I remember holding a workshop on emotional well-being for pregnant women in 2013. One concern that topped the list was the anxiety triggered by the internet when they tried to look for information on common symptoms experienced in pregnancy.
One of the women mentioned that she had looked up the internet to understand “when can you really feel the baby’s movement?” She panicked when she read the information online; she couldn’t feel any movement. She started imagining the worst and experienced a panic attack. A hospital check-up showed both baby and mother were doing well. Her doctor’s instruction: “Stay off the internet and call me if you have a doubt.”
But aren’t we all guilty of self-diagnosis at some point? I have seen people as young as 15 years old and as old as 80 years fall prey to this. Whether it’s headaches, weakness or nosebleed, people search the internet for a diagnosis and end up in a downward spiral of anxiety as they chance upon information which points towards illnesses that are chronic or require intense treatment. Even the simplest concerns can feel overwhelming if you believe the information online and don’t consult a physician.
There is a name for such behaviour: cyberchondria.
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Ophthalmologist Niro Narendran describes cyberchondria as “the unfounded escalation of concerns about common symptoms based on the material that the patient has found on the internet”. Before you panic and start looking up the internet again, this is not a diagnosis, just a label that helps to understand how internet searches exacerbate anxieties about health.
Over the last eight-nine years, there has been a significant increase in the number of people who have reached out for therapy because they feel the continuous search for a diagnosis online, obsessively searching for information, leaves them anxious and scared.
Like a 17-year-old client who reached out to me for panic attacks. When we started working together, he mentioned that about 10 days back he had developed a skin rash, looked up information online and ended up on a site which talked about skin cancer. For two days, he spent long hours on the internet; it left him wired up, he couldn’t sleep properly. His fears were laid to rest as soon as he met his dermatologist and he recovered in five days—but his anxiety didn’t subside.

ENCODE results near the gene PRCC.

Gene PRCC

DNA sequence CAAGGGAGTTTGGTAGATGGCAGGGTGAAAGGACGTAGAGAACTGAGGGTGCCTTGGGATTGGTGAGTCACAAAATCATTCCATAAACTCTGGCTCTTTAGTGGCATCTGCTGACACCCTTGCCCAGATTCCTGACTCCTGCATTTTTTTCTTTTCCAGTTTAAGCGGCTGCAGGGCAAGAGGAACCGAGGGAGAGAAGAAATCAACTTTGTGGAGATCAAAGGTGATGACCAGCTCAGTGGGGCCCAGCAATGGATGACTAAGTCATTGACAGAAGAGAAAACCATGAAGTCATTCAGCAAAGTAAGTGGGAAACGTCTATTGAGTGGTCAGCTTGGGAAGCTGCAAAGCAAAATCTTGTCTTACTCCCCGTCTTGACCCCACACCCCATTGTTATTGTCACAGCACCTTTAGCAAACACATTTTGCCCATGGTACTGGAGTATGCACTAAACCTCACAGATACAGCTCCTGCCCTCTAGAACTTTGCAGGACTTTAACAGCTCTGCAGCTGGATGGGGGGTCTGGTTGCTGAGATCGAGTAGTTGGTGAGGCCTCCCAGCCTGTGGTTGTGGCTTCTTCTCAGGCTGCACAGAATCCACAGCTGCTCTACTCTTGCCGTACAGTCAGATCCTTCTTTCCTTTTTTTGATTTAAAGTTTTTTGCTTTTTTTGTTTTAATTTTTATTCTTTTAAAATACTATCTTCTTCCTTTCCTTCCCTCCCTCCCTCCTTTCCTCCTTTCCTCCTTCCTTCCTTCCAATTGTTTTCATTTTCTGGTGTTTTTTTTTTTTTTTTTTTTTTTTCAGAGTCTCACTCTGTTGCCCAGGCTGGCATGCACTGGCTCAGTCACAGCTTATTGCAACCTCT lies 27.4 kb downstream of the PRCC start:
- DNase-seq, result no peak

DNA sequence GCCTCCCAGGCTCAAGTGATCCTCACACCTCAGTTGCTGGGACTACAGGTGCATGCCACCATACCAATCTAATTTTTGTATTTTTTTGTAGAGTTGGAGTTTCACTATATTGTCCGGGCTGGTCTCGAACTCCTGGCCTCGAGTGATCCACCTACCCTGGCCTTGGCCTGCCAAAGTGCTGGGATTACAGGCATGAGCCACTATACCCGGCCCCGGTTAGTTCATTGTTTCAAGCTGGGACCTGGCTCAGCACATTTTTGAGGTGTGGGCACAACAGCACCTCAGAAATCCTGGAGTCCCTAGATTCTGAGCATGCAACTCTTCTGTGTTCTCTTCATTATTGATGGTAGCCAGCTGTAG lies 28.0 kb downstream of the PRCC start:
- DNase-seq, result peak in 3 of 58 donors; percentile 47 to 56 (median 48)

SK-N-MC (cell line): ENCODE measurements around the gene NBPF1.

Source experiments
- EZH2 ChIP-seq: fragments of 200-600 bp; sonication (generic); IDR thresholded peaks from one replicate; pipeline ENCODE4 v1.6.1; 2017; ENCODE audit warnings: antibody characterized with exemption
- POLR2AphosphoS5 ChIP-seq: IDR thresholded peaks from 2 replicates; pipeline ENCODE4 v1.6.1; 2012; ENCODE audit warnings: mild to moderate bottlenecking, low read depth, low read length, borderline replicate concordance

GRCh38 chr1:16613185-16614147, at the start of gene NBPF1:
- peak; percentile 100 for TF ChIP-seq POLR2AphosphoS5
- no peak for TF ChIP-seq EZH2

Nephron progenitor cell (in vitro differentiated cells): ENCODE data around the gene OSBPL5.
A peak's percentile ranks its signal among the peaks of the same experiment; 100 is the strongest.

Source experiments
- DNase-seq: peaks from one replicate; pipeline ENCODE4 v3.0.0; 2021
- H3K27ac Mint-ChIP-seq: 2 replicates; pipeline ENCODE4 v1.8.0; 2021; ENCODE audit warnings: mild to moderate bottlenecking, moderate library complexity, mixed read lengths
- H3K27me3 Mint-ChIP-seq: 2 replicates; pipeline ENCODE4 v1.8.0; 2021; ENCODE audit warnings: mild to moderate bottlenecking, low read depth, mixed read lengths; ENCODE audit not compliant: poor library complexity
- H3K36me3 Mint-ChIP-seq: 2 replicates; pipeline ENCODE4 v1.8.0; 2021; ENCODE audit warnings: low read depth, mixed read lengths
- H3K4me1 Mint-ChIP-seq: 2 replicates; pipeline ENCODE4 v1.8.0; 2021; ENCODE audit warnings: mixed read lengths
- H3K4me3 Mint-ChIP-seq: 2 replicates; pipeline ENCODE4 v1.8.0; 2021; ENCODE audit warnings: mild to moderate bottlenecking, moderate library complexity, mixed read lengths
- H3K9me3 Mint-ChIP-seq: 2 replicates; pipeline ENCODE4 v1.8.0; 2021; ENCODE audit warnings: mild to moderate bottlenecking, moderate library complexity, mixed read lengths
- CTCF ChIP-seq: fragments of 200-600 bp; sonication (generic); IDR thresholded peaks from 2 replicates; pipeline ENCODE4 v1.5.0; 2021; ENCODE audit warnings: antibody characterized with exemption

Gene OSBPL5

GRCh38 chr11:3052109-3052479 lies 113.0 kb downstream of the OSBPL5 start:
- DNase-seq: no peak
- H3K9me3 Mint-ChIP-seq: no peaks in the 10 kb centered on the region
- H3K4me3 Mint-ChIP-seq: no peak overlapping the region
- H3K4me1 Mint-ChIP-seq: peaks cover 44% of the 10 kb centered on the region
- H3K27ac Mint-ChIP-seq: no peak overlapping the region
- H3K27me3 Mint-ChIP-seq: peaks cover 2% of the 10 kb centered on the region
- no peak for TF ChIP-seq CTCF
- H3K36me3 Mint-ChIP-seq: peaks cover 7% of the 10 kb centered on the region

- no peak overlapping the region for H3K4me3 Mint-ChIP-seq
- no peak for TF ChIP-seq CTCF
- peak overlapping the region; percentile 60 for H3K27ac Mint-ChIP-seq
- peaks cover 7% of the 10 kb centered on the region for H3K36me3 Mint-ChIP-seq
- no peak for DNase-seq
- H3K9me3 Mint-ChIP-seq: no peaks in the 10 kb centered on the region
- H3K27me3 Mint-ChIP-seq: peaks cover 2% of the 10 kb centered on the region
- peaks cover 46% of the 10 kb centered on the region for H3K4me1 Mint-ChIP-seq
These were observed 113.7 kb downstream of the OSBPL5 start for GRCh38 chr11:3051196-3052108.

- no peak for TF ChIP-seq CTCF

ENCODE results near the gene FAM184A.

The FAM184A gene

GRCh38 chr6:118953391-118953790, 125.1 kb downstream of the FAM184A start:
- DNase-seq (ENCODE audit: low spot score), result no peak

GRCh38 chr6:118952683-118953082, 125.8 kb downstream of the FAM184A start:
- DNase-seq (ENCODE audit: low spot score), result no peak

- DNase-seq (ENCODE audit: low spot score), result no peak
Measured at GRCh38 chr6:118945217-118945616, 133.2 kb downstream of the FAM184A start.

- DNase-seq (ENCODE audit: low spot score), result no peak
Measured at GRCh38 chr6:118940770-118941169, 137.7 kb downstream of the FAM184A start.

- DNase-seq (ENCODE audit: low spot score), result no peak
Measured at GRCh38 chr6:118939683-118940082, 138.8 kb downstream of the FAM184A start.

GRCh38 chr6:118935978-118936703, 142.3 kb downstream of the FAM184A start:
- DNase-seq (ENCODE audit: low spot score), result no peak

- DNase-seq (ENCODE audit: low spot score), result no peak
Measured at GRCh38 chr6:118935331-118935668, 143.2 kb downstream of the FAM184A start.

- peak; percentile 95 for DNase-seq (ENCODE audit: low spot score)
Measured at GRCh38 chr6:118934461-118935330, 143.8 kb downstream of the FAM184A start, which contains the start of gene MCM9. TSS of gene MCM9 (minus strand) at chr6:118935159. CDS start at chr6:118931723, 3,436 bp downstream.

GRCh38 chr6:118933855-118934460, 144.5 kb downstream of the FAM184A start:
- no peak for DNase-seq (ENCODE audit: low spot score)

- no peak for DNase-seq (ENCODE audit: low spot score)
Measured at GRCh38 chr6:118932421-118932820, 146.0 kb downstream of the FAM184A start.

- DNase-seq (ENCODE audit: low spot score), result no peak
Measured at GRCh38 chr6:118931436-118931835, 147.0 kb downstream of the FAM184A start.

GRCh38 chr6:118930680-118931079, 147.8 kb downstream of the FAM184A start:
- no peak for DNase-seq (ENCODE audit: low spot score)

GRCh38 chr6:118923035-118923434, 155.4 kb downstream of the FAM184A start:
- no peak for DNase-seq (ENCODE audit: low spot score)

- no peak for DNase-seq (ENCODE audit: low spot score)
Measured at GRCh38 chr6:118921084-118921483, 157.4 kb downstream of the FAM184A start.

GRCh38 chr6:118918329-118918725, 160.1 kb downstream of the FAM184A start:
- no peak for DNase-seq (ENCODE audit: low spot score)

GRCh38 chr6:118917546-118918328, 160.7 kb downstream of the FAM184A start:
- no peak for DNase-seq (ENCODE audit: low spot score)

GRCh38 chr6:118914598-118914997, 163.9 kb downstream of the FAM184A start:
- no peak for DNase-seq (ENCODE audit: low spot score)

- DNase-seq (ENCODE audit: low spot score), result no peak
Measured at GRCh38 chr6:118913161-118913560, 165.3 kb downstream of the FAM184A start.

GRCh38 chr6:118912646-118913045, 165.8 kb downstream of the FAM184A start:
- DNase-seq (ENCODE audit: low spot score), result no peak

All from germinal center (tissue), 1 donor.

Cyberchondria leads to people catastrophising and then checking the internet for reassurance, in the hope that they will come across another article that proves their self- diagnosis wrong.
There is limited research on the prevalence of cyberchondria and its impact on our life. I have seen that it can impact relationships, overall life satisfaction, harmony at home, work productivity, and even lead to monetary costs.
While we do have technology at our fingertips, how we use it is completely up to us. Next time, when you find yourself self-diagnosing, either for a physical condition or a mental health concern, take a moment to assess your reason for checking online. Is it haste, anxiety, an attempt at understanding before you meet your physician or fear of the worst-case scenario? A medical practitioner would look at a host of symptoms, based on intensity, frequency and severity, before reaching a diagnosis. But while searching we often end up focusing on isolated symptoms. Check yourself every time you feel the itch to look up symptoms and learn to set a time limit if you do so. Most importantly, fix an appointment with a health practitioner you trust and learn to filter the information you read online so you don’t fall into the pit of self-diagnosis.
Sonali Gupta is a Mumbai-based clinical psychologist. She is the author of the book Anxiety: Overcome It And Live Without Fear and has a YouTube channel, Mental Health with Sonali.